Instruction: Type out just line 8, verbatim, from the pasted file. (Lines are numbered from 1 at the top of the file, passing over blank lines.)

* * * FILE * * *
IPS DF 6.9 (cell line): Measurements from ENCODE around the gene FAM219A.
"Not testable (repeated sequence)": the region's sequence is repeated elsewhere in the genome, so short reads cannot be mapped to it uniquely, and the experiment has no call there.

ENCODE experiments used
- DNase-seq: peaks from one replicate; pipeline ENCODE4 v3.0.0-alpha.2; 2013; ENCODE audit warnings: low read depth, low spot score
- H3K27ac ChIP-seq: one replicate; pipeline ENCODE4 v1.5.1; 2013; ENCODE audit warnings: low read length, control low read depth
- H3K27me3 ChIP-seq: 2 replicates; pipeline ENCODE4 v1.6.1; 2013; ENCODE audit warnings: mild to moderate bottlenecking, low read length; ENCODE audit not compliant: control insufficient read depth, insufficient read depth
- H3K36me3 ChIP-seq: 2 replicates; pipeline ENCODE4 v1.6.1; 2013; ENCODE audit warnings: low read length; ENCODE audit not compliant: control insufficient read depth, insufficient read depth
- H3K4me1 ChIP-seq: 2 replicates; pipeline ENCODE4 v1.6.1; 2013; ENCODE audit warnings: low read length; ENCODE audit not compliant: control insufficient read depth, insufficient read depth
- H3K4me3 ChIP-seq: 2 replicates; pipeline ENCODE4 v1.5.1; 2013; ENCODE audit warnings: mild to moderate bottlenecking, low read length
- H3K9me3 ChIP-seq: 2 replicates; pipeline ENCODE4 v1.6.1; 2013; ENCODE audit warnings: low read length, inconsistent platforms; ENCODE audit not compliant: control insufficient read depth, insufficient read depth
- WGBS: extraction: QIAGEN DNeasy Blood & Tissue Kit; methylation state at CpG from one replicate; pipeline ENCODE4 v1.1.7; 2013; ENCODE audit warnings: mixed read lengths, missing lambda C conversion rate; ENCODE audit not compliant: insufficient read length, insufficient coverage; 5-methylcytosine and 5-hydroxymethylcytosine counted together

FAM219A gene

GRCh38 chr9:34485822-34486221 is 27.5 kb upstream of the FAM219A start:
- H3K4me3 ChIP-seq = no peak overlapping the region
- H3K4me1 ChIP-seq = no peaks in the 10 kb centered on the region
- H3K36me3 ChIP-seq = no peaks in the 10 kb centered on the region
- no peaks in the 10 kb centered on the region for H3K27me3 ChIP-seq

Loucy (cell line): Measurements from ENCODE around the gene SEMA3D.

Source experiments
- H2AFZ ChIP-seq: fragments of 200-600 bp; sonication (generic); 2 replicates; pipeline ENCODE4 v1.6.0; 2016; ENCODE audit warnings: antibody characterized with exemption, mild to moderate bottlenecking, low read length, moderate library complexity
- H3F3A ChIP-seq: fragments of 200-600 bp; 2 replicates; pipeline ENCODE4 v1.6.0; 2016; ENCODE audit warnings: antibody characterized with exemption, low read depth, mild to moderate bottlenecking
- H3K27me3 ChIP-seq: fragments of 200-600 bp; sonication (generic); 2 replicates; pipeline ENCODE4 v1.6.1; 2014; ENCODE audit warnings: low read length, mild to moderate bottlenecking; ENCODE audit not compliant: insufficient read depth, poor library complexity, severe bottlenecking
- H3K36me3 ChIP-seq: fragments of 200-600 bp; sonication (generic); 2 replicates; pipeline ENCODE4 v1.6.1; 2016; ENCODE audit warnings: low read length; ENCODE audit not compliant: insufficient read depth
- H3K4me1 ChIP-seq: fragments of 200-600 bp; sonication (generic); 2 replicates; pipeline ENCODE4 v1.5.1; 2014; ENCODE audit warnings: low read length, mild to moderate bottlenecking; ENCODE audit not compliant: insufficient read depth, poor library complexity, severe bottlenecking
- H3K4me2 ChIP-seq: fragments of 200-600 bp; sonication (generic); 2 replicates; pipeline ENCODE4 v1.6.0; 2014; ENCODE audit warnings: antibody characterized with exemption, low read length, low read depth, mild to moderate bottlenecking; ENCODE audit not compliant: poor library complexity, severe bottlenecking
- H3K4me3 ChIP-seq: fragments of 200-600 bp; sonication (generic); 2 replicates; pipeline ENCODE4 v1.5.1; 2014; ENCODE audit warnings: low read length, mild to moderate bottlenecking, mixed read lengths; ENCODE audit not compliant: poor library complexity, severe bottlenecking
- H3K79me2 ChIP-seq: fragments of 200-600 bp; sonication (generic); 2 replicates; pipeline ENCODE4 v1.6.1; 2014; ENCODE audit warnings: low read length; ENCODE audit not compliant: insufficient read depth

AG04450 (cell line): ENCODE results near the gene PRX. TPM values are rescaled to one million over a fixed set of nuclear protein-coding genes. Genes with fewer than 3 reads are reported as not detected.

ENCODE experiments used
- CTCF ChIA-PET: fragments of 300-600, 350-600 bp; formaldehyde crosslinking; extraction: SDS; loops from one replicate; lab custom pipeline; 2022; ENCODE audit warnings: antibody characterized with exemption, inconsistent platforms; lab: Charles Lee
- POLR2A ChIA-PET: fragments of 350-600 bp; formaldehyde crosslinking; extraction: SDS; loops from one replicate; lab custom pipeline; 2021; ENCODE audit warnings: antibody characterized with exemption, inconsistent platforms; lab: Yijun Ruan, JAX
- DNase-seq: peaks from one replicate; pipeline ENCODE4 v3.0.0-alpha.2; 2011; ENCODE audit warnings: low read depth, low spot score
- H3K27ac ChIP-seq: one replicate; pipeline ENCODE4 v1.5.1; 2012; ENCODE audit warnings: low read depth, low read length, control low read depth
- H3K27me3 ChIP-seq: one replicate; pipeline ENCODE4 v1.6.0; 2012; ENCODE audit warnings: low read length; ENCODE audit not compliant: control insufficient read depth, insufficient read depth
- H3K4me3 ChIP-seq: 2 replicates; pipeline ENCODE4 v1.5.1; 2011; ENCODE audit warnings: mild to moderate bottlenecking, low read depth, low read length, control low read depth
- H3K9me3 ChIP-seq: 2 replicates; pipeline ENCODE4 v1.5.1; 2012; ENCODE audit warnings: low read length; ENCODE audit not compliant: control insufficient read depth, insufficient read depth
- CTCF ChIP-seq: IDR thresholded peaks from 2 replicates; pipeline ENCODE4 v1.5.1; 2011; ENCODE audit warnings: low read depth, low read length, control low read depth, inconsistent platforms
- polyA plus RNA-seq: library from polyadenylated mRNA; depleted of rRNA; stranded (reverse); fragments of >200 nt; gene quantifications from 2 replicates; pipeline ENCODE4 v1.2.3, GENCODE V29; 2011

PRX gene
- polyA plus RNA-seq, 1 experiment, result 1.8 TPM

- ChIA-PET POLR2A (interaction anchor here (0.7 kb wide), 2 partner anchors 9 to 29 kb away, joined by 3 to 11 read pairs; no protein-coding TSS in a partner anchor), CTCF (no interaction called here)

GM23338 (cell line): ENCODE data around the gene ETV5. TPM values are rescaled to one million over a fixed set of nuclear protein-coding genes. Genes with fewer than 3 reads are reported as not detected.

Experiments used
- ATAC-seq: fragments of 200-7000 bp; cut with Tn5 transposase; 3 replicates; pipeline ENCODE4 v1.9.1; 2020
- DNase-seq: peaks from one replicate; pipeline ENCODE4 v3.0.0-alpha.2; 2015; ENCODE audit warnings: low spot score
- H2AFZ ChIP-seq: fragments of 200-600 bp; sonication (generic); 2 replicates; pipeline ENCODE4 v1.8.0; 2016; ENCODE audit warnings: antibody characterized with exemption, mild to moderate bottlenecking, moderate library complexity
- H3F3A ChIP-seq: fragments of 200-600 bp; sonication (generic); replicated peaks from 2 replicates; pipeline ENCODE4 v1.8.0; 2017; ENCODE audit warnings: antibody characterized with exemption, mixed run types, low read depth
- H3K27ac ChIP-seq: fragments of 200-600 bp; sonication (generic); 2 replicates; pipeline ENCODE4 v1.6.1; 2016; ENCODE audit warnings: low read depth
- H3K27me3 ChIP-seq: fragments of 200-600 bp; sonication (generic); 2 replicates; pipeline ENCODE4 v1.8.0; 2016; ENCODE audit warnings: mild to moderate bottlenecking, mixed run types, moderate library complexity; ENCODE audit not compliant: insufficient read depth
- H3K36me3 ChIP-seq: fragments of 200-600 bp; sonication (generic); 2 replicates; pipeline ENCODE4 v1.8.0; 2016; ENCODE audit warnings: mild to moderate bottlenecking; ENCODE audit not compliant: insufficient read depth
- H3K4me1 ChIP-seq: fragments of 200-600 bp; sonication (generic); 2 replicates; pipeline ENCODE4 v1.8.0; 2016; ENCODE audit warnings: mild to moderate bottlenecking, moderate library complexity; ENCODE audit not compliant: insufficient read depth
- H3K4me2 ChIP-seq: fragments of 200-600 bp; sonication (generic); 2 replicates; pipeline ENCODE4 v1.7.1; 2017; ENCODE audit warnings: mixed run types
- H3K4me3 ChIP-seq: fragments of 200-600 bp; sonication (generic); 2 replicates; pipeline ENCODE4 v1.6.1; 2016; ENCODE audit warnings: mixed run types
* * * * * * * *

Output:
- H3K4me1 ChIP-seq: 2 replicates; pipeline ENCODE4 v1.6.1; 2013; ENCODE audit warnings: low read length; ENCODE audit not compliant: control insufficient read depth, insufficient read depth